This story has been updated.
School districts across the country are starting a new academic year in perhaps the most challenging environment in modern history. While some are returning to the physical classroom, many more are launching the year online — or in a hybrid virtual/in-person setting.
With so much unknown, one thing is clear: This year more than ever, students need a reliable internet connection.
But many of them don’t have it. Statistics show more than 9 million U.S. students don’t have home access to high-speed home internet. A disproportionate number of those students are in rural areas, where many internet service providers don’t go.
Education experts say the consequences of the gap between those who have access and those who don’t could have long-term impacts. Some call it a national crisis. And one Texas educator likened it to closing the school’s doors to those without internet access.
Statistics tied to education and internet access in the age of the COVID-19 tell an alarming story:
- 17% of U.S. students don’t have a home computer, according to Govtech.com.
- Among students at U.S. schools closed due to the pandemic in spring 2020, 29% of students were doing homework on a cellphone while 22% had to finish homework on a public Wi-Fi connection because they had no home access, according to Pew Research.
- A Michigan study found middle and high school students with high-speed internet access at home get higher grades and perform better on standardized tests; those without home access or who depend on a cellphone for access do worse in school and are less likely to attend college or university, according to the Benton Institute for Broadband & Society.
- Students now affected by pandemic-related school closures stand to lose $10 trillion in labor earnings over their work life, according to the Brookings Institution
Bridging the gap is not easy, particularly in the face of a crisis like COVID-19.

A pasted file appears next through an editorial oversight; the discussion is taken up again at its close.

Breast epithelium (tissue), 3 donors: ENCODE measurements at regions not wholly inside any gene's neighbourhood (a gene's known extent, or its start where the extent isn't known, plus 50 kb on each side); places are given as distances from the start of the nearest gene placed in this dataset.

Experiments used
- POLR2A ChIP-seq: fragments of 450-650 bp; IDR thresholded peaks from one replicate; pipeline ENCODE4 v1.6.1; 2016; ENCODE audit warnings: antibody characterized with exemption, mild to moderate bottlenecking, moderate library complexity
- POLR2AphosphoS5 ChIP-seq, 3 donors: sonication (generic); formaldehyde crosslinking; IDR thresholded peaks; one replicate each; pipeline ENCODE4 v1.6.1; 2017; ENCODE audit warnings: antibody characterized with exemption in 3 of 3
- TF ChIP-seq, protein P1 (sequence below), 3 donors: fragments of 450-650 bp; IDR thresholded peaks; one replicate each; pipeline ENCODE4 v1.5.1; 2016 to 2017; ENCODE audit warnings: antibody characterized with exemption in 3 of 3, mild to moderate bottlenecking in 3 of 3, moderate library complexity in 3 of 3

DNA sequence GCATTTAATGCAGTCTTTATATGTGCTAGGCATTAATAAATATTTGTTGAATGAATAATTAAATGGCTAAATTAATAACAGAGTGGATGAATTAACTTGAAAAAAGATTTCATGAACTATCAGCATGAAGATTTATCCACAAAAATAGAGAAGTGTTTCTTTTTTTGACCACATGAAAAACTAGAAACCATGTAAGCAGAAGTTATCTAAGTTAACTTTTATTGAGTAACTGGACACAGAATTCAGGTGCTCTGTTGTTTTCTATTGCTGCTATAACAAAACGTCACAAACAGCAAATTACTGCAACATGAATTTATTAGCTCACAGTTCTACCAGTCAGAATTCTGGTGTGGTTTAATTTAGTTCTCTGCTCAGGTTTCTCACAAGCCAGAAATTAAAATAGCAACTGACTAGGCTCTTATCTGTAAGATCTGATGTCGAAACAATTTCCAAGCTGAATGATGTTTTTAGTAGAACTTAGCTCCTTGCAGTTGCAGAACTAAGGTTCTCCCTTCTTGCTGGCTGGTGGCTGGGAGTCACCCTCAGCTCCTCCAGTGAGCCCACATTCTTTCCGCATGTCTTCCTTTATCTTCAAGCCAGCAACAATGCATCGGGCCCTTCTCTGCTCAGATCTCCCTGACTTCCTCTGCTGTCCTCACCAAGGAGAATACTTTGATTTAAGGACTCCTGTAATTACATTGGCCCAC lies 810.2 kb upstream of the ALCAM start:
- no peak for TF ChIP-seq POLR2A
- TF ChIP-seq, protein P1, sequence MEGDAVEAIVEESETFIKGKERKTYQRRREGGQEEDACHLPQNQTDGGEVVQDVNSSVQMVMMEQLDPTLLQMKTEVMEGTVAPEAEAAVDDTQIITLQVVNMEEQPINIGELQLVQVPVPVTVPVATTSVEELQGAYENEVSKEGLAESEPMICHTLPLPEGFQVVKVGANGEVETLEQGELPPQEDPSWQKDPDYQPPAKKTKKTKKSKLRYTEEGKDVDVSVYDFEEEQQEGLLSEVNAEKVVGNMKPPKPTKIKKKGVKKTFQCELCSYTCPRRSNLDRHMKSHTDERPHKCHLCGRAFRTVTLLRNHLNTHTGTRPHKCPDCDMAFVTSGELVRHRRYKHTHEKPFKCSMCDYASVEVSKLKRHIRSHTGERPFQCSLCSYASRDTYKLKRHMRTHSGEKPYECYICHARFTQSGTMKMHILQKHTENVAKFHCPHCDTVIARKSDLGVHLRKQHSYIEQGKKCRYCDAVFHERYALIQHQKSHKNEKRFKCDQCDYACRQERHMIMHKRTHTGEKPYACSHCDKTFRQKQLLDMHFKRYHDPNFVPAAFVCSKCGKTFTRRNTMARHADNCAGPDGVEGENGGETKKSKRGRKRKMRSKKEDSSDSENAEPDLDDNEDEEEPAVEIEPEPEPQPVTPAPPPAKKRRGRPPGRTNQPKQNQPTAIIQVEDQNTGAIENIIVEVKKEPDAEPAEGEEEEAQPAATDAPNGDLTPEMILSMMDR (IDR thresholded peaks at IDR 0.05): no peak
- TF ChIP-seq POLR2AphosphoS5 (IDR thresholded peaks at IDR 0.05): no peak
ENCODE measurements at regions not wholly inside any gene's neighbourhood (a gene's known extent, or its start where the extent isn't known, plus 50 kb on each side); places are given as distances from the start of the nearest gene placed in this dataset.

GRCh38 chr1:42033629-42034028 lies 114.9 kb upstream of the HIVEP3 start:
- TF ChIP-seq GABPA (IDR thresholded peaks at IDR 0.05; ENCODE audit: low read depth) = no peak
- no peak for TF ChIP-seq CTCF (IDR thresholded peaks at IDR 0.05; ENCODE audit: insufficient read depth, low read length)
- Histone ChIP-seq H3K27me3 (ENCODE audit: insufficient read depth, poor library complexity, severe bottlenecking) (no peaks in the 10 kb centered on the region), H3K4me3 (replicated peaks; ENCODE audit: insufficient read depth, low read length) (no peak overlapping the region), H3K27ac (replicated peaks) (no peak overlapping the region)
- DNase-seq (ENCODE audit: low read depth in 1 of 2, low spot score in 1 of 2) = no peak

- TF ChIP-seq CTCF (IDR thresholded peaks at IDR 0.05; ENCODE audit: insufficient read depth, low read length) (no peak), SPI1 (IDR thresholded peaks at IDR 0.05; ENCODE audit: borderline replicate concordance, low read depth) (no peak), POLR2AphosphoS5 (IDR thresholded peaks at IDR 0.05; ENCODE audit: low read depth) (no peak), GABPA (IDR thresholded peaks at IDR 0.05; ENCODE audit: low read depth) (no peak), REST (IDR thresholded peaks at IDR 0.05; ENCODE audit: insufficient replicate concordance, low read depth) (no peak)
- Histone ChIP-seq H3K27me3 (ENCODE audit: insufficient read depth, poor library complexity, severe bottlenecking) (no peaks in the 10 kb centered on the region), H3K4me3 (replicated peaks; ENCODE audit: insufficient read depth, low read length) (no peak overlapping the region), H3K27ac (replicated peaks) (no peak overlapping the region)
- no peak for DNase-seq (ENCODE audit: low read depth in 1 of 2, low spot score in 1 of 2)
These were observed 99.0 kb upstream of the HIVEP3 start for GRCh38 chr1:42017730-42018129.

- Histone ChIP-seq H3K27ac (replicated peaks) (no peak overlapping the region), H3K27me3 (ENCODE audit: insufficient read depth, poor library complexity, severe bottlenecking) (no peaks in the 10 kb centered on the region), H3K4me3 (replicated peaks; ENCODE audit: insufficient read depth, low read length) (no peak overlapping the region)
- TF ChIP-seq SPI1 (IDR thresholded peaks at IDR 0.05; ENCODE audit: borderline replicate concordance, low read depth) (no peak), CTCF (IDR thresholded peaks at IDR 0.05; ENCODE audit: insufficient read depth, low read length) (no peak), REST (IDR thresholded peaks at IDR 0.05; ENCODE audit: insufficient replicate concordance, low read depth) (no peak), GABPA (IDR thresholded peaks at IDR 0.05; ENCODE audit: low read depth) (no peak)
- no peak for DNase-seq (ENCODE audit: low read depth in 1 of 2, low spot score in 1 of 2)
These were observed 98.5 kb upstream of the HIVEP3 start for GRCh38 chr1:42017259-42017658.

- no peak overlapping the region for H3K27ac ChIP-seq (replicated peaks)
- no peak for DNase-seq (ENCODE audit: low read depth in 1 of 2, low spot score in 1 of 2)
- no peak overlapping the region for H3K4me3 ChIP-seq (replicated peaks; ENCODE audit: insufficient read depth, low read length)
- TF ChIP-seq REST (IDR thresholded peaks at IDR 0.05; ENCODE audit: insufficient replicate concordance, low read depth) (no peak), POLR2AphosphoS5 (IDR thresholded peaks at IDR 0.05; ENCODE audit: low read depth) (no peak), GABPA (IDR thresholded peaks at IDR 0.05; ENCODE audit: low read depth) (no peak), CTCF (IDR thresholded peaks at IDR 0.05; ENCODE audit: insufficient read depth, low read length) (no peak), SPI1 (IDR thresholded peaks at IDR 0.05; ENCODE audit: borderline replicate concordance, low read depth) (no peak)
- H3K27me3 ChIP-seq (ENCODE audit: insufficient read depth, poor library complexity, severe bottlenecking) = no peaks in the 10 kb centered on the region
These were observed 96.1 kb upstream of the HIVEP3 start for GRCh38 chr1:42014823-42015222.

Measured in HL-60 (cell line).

Many school districts have found the funds to provide students with laptops, tablets, and other devices. And companies are also pitching in with creative solutions. Google, for example, updated remote learning services to help teachers and students. All those offerings, however, rely on students having an at-home internet connection.
Similarly, schools, businesses and ISPs – including Viasat – are providing free Wi-Fi hotspots, so students are gathering to do school work in cars in the parking lots of schools, libraries and community centers. But these are temporary solutions.
As a satellite internet provider, Viasat is uniquely positioned to help provide that vital home internet connection – especially in the rural areas hardest hit by lack of connectivity. Unlike traditional ISPs, satellite internet doesn’t rely on traditional infrastructure and can be installed quickly, almost anywhere.
“It’s not financially viable for the cable and DSL companies to extend service to rural homes,” said Viasat’s Vice President of Marketing Steven Mesnick, “At Viasat, we made an investment in a robust satellite network accessible to almost everyone. We didn’t cherry pick which areas get service and which don’t. We’re open to all, no matter where you live – whether it’s a high-density or low-density area.”
That wide accessibility has proven to be extremely valuable during the COVID-19 crisis, and subscriber numbers bear that out. In spring 2020, Viasat experienced a strong surge in demand, along with a spike in overall residential and business internet usage from added work- and school-from-home activities.
As a satellite provider, Viasat is less vulnerable to service interruptions tied to utility cuts, natural disasters and other issues common to traditional ISPs
While Viasat can’t provide internet to all those who lack it yet, the company is steadily working in that direction. With each satellite launched, it’s provided new service to those who before had limited or no options. ViaSat-2 expanded our coverage throughout North America and into Central America and the Caribbean – seven times that of ViaSat 1's coverage.
Its next series of satellites – ViaSat-3 – is expected to cover most of the globe, potentially bringing internet service to millions who do not currently have access.
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